The fact that Miller is not considered a featured back, much like being a good-looking fantasy football writer, is both a blessing and a curse. Miller’s reduction in carries theoretically keeps him fresh throughout the season and protected from potential injuries, but fewer carries means fewer fantasy points. With the addition of Jay Ajayi, I’d expect his carries to stay close to the same rate. His presence on the team isn’t likely to reduce Miller’s playing time, but it will be tempting to test out some of the team’s younger options as Miller enters a contract year.
Lamar Miller was a very consistent fantasy football player last season. In fact the only thing out of Miami more consistent than his numbers last season were Miami Heat fourth quarter blown leads. He consistently puts up good numbers… he just isn’t likely to win you any games on his own. Honestly, I’m more partial to players like that over the boom or bust prospects. It’s why I overdraft Reggie Wayne every year, and it’s why I’m going to overdraft him again this year (even if he decides to retire). I like knowing that the player I start is a lock for a certain amount of points, no matter who he’s playing, which is exactly who Miller was last season.
In 16 games, he had only one week under 5.0 fantasy points, and that was against Detroit, so every sane man had him benched that week anyway. It may not seem like much, but it’s comforting to know that at least your RB isn’t going to put up 0 points and sink your chances of winning that week. His average of 11.5 points per game is honestly what you can expect out of Lamar Miller, regardless of the team he’s playing.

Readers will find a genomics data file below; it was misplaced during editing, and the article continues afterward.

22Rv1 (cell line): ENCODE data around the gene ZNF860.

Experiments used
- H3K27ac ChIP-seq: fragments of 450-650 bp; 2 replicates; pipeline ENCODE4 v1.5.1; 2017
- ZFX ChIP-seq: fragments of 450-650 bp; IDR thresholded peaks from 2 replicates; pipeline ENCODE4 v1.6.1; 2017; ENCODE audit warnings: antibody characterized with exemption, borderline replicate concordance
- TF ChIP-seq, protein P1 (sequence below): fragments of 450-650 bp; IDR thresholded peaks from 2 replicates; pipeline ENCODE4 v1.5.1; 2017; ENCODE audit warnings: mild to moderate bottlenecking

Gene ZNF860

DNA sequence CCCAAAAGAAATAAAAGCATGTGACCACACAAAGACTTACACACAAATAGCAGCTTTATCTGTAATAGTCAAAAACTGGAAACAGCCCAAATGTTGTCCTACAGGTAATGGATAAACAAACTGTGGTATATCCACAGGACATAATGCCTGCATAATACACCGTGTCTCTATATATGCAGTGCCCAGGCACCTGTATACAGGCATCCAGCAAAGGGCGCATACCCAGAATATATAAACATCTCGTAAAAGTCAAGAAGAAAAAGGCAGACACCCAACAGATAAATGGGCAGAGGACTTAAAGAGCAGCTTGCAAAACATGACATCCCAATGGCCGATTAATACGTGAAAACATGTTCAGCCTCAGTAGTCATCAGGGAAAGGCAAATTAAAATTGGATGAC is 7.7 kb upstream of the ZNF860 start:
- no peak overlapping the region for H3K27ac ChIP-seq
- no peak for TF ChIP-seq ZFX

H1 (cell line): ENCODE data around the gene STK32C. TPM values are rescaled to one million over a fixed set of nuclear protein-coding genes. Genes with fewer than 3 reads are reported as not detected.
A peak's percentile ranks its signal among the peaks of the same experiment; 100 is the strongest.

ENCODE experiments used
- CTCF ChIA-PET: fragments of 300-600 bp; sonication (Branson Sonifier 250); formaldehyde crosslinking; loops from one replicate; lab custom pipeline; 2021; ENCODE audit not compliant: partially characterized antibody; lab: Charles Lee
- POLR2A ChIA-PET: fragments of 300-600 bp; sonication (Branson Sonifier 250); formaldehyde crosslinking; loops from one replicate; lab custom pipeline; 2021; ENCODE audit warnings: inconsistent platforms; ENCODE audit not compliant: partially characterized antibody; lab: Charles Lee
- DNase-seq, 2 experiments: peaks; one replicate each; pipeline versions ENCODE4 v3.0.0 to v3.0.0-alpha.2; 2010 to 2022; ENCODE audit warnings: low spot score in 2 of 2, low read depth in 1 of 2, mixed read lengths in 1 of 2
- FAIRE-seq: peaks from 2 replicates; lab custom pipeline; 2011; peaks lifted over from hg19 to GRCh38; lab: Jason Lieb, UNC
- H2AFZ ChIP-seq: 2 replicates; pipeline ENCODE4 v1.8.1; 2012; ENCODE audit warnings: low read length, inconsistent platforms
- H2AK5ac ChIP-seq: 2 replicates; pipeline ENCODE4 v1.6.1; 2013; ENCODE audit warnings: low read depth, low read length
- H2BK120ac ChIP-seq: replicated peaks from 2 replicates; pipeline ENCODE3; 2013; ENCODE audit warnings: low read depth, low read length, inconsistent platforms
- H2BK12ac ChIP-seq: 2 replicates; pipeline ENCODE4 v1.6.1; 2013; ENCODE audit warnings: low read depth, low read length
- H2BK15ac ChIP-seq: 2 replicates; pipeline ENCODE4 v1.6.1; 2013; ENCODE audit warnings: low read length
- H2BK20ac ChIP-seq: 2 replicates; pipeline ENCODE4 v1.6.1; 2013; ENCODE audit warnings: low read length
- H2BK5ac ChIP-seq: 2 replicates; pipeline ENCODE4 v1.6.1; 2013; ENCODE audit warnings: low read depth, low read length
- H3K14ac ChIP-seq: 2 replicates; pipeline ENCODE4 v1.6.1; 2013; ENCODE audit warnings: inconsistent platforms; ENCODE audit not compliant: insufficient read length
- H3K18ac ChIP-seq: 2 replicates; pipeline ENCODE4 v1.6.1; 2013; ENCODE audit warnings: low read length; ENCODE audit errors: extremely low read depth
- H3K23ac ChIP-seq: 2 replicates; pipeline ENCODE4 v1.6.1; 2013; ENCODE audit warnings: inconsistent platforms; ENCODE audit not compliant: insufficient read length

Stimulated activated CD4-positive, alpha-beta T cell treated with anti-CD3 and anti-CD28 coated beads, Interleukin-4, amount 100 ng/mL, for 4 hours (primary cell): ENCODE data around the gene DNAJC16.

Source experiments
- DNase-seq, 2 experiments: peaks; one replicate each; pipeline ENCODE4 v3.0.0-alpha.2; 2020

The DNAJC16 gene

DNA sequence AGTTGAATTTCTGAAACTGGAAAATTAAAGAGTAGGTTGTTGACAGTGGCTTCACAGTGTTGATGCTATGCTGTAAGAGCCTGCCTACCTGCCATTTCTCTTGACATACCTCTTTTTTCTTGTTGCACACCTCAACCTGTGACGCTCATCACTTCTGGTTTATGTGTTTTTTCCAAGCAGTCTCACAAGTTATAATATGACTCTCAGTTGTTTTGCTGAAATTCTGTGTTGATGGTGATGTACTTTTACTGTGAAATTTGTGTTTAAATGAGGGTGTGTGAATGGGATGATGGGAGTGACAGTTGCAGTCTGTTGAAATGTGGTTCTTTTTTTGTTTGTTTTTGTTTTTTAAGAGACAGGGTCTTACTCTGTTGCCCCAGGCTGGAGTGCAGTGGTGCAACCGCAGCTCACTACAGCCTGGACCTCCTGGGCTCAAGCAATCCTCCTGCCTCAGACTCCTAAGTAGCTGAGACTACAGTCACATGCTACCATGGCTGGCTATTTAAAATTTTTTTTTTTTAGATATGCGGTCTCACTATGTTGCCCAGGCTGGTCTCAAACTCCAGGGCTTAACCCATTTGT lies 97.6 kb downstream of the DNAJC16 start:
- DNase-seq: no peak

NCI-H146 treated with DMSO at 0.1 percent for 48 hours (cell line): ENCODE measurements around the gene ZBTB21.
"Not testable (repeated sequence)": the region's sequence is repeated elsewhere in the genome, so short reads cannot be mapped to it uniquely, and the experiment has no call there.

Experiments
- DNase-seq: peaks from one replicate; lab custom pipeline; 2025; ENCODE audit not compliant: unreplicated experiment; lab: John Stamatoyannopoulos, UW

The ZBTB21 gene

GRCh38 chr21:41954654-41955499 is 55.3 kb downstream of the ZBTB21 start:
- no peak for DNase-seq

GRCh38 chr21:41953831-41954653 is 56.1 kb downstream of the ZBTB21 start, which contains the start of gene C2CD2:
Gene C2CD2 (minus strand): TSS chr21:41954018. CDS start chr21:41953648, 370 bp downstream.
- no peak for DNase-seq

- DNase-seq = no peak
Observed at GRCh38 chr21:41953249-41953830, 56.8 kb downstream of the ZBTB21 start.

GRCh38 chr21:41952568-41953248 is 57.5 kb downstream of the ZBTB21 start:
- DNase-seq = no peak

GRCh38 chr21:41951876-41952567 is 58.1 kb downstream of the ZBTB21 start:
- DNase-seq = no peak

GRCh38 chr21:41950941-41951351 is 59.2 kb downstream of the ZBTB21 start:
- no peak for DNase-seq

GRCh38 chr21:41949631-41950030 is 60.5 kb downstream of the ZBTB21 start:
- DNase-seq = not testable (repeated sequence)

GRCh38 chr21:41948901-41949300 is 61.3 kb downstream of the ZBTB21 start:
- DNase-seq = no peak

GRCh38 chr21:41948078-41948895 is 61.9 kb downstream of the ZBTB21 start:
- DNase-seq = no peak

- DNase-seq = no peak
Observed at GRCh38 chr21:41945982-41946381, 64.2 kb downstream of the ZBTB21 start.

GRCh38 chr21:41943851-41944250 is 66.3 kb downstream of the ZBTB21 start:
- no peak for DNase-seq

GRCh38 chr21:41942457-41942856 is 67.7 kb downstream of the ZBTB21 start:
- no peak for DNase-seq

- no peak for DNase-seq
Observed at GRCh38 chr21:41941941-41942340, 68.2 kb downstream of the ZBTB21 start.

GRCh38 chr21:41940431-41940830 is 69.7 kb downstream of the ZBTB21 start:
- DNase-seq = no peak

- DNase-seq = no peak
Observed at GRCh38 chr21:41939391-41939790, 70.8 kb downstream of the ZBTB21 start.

Miller had a shoulder injury toward the end of last year, but he didn’t miss any time. This was slightly concerning considering his problems with the same shoulder at UM, but this time the injury was not as severe. Nothing in Miller’s recent history leads me to believe he will be an injury risk at any level. His capping of carries per game will likely keep him more safeguarded from injury than other top running backs. Jay Ajayi will be a solid free agent handcuff in case of an injury to Lamar Miller.
At worst, I see Lamar Miller as a solid 2nd RB. Even though I see him improving his skills in his 4th NFL season, the addition of Jay Ajayi does limit his fantasy value a little bit. Make no mistake, Lamar Miller is the starter. I’m just concerned that Ajayi will steal some of his pickle juice, I mean touches. I definitely meant touches. Nevertheless, I have Miller pegged for around 1,100 yards rushing, over 300 receiving yards and somewhere between 8 and 10 touchdowns. Numbers of that caliber would make him a high-end 2nd Running Back. If you can get Miller past the 4th round, you’ve gotten him for a good price. Just make sure that you considering pickling up, I mean picking up Jay Ajayi in free agency or in the late rounds as a backup option.